The Amnesty of 1947 in Poland was an amnesty directed at soldiers and activists of the Polish anti-communist underground, issued by the authorities of People's Republic of Poland. The law on amnesty was passed by the Polish Sejm on February 22, 1947. The actual purpose of the amnesty was the liquidation of coordinated resistance to the newly established communist regime. The promise of amnesty was not kept. Information collected during questioning of the "cursed soldiers" who had revealed themselves led to a later round of arrests and repression, including of those who stayed in hiding.
This was the second amnesty in Poland after World War II. The first one lasted from July 22, 1945 until October 15, 1945.
The Amnesty was in effect for two months, from February 25 until April 25, 1947. There was no provision for its extension. The execution of the amnesty law was placed in the hands of the Ministry of Public Security (UB). The amnesty did not apply to the members of the Ukrainian nationalist organizations, such as the Ukrainian Insurgent Army, as were considered allies of Nazi Germany by the communist government. Throughout Poland, special "National Amnesty Committees" were formed, attached to the local stations of the Polish political police, UB. Each person who gave himself up as part of the amnesty had to give up his weapons, if he had any, fill out a detailed form in which he revealed the underground resistance group he was a member of, as well as his conspiratorial code name and other information.
During the amnesty, from fifty three to fifty five thousand people came out of the underground and presented themselves to the authorities. A further 23,257 persons who had already been imprisoned declared themselves members of underground organizations in order to take advantage of the law. All together the amnesty ended up covering 76,774 people. For the most part these consisted of soldiers from various underground organizations, such as Freedom and Independence (WiN) and National Armed Forces (NSZ), as well as deserters from the Polish People's Army, the milicja (MO) and the UB. According to official statistics of the Ministry of Public Security, 90% of all members of the organization Freedom and Independence revealed themselves, and about 60% of all members of National Armed Forces. For comparison, in the previous amnesty of 1945, only 30,217 persons left the underground resistance many of whom soon returned to actively fighting the communist government.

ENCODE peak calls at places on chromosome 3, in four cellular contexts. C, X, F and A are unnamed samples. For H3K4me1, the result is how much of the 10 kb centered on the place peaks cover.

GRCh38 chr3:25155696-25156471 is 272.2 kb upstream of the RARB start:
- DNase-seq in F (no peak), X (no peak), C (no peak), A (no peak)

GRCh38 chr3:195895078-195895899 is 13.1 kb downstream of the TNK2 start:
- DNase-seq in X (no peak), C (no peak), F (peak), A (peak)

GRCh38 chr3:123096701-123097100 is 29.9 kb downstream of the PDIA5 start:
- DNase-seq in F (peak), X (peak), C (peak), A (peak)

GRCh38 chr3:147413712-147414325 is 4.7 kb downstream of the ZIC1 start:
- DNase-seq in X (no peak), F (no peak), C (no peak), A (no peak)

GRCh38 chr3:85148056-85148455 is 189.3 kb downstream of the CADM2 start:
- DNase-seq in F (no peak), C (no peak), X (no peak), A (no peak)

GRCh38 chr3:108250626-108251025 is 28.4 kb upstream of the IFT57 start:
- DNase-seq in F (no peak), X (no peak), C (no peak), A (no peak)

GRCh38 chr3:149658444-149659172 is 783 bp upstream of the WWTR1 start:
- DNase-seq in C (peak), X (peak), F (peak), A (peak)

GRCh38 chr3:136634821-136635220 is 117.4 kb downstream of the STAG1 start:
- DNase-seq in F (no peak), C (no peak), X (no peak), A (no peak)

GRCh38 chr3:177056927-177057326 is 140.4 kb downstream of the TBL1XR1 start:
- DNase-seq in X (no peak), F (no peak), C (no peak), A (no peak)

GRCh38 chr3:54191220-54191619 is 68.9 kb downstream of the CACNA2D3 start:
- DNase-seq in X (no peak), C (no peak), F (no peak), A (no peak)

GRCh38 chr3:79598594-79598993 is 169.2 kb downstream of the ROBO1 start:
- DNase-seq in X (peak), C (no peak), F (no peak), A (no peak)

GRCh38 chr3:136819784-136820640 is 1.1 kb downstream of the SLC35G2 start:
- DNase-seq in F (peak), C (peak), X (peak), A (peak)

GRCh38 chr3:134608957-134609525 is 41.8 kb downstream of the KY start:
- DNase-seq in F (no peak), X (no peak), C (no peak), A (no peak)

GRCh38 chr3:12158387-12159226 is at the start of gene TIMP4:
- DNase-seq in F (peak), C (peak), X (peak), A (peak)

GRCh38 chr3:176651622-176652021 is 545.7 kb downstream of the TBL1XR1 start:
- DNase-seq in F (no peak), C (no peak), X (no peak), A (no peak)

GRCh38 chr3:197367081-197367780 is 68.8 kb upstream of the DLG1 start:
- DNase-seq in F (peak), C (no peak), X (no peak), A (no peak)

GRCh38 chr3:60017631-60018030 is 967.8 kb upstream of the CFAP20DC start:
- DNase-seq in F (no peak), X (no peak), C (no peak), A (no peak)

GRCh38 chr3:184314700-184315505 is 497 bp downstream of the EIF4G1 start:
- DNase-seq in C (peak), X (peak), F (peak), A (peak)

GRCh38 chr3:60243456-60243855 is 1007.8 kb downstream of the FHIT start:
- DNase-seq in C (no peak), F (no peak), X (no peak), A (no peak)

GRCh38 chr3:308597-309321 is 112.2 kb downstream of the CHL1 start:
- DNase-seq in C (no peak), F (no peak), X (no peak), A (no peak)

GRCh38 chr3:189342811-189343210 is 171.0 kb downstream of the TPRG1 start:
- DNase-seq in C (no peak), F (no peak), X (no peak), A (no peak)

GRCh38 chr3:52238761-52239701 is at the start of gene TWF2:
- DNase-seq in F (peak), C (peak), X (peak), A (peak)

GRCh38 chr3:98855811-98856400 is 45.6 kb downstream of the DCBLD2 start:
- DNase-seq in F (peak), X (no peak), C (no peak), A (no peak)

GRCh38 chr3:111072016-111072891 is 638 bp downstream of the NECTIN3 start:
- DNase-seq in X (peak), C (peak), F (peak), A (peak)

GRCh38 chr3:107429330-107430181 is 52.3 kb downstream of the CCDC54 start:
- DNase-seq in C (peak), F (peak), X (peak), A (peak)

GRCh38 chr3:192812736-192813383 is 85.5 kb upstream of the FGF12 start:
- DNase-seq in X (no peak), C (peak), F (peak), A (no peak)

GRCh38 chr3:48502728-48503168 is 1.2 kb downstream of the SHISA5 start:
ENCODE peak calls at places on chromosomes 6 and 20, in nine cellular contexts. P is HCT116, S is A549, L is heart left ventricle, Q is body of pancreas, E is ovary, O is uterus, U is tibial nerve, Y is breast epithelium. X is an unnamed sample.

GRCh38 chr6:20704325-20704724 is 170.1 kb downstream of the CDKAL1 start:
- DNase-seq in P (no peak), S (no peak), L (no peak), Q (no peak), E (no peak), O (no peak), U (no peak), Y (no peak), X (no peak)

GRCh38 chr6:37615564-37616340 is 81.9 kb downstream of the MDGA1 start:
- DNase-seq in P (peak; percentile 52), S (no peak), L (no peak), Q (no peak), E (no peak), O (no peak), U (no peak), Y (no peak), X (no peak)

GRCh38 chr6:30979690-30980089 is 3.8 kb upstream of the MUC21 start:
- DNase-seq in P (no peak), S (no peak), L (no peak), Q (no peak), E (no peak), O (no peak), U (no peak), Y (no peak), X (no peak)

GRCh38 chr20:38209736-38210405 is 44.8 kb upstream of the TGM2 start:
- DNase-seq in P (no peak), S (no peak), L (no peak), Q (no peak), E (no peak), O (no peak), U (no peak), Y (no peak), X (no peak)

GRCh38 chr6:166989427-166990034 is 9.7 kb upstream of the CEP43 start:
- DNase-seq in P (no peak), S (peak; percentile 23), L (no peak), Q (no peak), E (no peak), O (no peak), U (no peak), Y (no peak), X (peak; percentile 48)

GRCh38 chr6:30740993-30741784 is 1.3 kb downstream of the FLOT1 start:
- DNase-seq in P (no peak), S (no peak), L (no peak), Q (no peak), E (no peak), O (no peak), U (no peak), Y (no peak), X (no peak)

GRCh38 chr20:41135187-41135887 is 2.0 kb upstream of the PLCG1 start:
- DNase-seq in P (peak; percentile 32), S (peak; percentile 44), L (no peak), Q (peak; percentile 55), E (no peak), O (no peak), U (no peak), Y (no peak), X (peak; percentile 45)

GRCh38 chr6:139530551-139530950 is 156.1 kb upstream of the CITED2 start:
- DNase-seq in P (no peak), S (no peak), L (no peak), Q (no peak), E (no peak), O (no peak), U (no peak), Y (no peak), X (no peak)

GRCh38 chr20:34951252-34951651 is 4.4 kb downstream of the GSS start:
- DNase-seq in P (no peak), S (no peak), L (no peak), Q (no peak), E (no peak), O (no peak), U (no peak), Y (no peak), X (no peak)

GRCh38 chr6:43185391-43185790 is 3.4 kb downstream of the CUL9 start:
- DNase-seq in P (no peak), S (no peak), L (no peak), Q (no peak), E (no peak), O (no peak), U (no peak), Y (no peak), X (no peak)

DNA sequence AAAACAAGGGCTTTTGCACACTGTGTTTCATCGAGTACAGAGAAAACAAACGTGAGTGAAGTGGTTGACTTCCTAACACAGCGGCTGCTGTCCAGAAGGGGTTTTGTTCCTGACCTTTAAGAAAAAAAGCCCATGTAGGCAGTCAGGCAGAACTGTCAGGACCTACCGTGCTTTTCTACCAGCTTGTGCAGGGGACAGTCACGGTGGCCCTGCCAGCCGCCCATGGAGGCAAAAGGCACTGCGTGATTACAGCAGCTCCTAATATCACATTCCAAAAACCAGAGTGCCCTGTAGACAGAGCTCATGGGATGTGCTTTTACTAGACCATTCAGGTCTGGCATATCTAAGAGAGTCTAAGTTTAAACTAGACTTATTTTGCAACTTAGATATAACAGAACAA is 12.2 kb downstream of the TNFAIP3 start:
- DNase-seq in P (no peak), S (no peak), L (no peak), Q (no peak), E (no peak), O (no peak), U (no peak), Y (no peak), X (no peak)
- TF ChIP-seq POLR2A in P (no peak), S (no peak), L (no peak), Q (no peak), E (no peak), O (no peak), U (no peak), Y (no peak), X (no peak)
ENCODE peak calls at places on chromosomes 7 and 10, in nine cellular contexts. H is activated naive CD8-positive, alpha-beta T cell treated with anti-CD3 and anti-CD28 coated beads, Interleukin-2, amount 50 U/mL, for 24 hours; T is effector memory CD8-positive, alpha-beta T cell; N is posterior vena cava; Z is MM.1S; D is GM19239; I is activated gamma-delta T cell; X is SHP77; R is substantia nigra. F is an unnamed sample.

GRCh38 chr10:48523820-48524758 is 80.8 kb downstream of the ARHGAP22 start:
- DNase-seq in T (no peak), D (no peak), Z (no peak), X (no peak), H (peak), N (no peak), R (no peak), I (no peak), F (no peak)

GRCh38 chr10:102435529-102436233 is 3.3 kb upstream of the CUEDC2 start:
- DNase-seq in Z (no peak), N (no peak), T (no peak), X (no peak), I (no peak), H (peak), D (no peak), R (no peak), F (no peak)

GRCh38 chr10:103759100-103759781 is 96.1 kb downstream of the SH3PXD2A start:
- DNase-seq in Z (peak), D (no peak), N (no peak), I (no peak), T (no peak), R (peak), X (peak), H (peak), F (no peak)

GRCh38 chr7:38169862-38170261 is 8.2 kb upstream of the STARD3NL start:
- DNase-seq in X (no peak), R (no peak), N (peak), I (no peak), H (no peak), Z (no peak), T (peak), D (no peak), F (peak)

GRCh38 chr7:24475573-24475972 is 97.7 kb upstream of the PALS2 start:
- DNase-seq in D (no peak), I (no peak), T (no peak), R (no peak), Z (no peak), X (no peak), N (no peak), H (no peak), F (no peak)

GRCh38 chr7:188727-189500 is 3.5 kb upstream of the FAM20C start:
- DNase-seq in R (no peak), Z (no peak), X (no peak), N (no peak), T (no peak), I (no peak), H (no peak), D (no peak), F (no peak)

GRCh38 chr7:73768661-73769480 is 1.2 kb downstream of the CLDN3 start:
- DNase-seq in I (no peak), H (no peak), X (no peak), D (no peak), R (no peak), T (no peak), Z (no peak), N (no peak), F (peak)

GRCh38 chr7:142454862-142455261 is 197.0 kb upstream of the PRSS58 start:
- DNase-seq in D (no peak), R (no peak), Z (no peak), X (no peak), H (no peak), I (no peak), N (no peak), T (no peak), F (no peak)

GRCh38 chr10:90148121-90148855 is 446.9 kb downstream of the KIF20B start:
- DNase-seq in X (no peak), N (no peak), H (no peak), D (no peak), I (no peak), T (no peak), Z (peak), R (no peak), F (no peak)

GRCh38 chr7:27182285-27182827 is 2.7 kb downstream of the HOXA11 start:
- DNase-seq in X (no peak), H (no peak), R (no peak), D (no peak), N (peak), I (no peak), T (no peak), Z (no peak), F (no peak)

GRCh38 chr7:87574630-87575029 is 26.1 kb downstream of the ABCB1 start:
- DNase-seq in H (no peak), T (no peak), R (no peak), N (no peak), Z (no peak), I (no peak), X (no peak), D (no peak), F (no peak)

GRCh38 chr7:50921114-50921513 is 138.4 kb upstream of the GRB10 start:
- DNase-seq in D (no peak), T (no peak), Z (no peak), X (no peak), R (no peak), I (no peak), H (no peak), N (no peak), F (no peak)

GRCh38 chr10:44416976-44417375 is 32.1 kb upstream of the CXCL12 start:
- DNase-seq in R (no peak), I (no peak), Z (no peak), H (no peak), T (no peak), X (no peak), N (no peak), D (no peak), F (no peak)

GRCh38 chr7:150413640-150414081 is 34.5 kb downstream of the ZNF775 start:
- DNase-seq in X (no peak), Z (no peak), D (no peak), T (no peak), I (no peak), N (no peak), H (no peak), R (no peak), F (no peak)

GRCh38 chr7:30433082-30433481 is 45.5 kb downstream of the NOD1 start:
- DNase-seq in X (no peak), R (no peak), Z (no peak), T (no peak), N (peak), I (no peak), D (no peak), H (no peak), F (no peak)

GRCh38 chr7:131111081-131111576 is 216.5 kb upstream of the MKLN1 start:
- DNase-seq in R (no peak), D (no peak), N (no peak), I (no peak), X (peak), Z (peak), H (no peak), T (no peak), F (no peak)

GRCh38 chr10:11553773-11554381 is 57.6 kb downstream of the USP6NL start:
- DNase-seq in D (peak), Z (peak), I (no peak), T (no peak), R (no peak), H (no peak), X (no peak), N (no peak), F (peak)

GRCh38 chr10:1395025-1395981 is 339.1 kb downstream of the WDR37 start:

As a result, after the expiration of the deadline in 1947, there remained no more than two thousand soldiers in the armed anti-communist underground. A well organized resistance practically ceased to exist. Thanks to the information obtained from those who gave themselves up, the UB was able to more quickly hunt down and eliminate those who remained in the underground.
Almost as soon as the amnesty expired the communist authorities began to go back on their promises. All the information was analyzed and many of the former soldiers were called back to give more information about their friends and fellow soldiers who remained in the underground. Many of them were consequently arrested on trumped up charges. Between 1948 and 1950 a further number were arrested on charges which were supposed to been have covered by the amnesty. A number of those who had given themselves up, as a result, returned to the underground although they mostly ceased participation in armed resistance.
- Philipp Ther, Ana Siljak, "Redrawing nations: ethnic cleansing in East-Central Europe, 1944-1948." Marek Jasiak, "Overcoming resistance." Rowman & Littlefield, 2001, pg. 182. ISBN 0-7425-1094-8.
- Ewa Blankiewicz, "Ostatni Lesni - Wystawa IPN" (The last Forest brothers - An IPN presentation). Gazeta Ciechanow, March 2005
- Curtis Peebles, "Twilight warriors: covert air operations against the USSR", Naval Institute Press, 2005, pg. 44, 
- Sławomir Poleszak, "Ostatni Niezlomni" (The Last Unbroken). Rzeczpospolita, 17-12-2007.
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